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Central Texas Local News | kcentv.com

COVID-19 live updates: Gov. Abbott issues executive order to reopen Texas economy

The spread of COVID-19 in North Texas has led to regulations that only allow essential businesses to remain open during the pandemic.

This story will no longer be updated. To read the latest developments from April 18, click here. 

Gov. Greg Abbott announced plans Friday to reopen the Texas economy in stages and announced schools will be closed the remainder of the year.

Abbott issued three executive orders that will loosen restrictions on businesses, medical procedures and state parks, he said. Abbott emphasized it would be gradual steps and not everything would open at once.

"This [reopening] will be driven by two things: what our medical team advises and what the data shows," Abbott said.

RELATED: What to know about Gov. Abbott's order to reopen Texas economy amid coronavirus pandemic

As part of his announcement, Abbott said retail businesses will be able to sell items to-go and some non-emergency medical procedures will be allowed to resume.

"We're now beginning to see glimmers that the worst is behind us," Abbott said.

Students, at the public, private and college-level, will not return to class the remainder of the school year, Abbott said. State parks will reopen April 20. 

"Together we can overcome this pandemic," Abbott said. "We can get folks back to work and prevent the spread of COVID-19."

Abbott will announce more ways to reopen Texas on April 27, he said.

Dallas County Judge Clay Jenkins reacted to Abbott's announcement Friday afternoon, saying judge in North Texas had been having similar conversations about reopening. 

Jenkins stressed that the reopening of the first group of businesses should be "supported by testing and tracing of positive cases... to measure its effect on public health."

MORE: Read Judge Jenkins full statement

President Donald Trump unveiled guidelines Thursday evening that include a 3-phase plan to reopen the country

The new guidelines are aimed at easing restrictions in areas with low transmission of the coronavirus while holding the line in harder-hit locations.

The spread of COVID-19 in North Texas has led to regulations that only allow essential businesses to remain open during the pandemic.

So far, more than 4,000 people in the Dallas-Fort Worth area have tested positive for the new coronavirus. There are also more than 100 reported deaths in the region.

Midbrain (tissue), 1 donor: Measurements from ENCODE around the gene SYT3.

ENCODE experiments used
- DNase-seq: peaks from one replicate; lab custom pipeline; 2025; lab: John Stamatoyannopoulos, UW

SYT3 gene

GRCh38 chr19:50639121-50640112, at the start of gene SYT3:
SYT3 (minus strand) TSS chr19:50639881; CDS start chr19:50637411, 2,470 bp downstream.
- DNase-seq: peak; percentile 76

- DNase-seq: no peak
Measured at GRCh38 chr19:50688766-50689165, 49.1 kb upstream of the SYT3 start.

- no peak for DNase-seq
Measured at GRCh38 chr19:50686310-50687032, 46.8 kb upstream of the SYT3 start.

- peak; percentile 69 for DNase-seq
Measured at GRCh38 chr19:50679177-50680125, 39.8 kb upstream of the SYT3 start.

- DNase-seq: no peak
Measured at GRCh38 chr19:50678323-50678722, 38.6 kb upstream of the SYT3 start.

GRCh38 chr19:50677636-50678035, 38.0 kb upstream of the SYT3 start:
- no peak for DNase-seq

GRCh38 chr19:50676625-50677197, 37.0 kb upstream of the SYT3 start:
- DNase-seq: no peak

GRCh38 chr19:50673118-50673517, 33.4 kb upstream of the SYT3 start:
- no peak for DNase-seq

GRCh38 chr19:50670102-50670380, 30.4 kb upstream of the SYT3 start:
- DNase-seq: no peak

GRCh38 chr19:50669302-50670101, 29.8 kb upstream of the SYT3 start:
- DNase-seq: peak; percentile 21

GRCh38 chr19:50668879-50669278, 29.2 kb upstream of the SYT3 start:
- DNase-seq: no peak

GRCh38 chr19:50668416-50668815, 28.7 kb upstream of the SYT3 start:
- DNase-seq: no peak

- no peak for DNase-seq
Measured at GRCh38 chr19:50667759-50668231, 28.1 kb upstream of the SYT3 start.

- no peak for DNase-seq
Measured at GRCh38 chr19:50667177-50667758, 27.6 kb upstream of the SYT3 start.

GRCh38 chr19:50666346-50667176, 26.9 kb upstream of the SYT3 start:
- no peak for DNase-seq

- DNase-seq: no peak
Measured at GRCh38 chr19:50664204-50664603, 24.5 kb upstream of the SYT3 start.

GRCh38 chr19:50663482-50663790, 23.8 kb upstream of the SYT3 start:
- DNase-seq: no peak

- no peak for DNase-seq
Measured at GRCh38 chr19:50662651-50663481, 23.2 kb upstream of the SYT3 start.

Top updates for Friday, April 17:

  • Judge Clay Jenkins announced beginning Saturday all residents over the age of 2, will be required to wear a face-coverings when visiting essential businesses to slow the spread of COVID-19.
  • There are now a total of 51 inmates in Dallas County who have tested positive for COVID-19 and eight additional jail employees have tested positive, said Dr. Philip Huang, director of Dallas County Health and Human Services.

For a daily roundup of the biggest coronavirus news from around North Texas and beyond, sign up for the WFAA COVID-19 email newsletter.

9 Dallas monks test positive for COVID-19

Friday night, a spokesperson for The Abbey of Our Lady of Dallas confirmed nine monks tested positive for COVID-19. Two are reportedly in the hospital and the remaining seven are at home in isolation. 

Dallas County reports 5 additional deaths

Dallas County health officials reported Friday afternoon that an additional 124 people have tested positive for COVID-19, bringing the total case count to 2,190.

Five more people have also died from coronavirus. This brings the death toll to 55 in Dallas County.

The following information was released by county officials, all the victims were critically ill at local hospitals before they died:

  • A woman in her 60s and a man in his 70s, both lived in Dallas. 
  • A man in his 70s who lived in Farmers Branch
  • A woman in her 60s and a man in his 80s, both lived long-term care facilities in Dallas. 

So far, 20 coronavirus-related deaths in the county have been associated with long-term care facilities, officials say.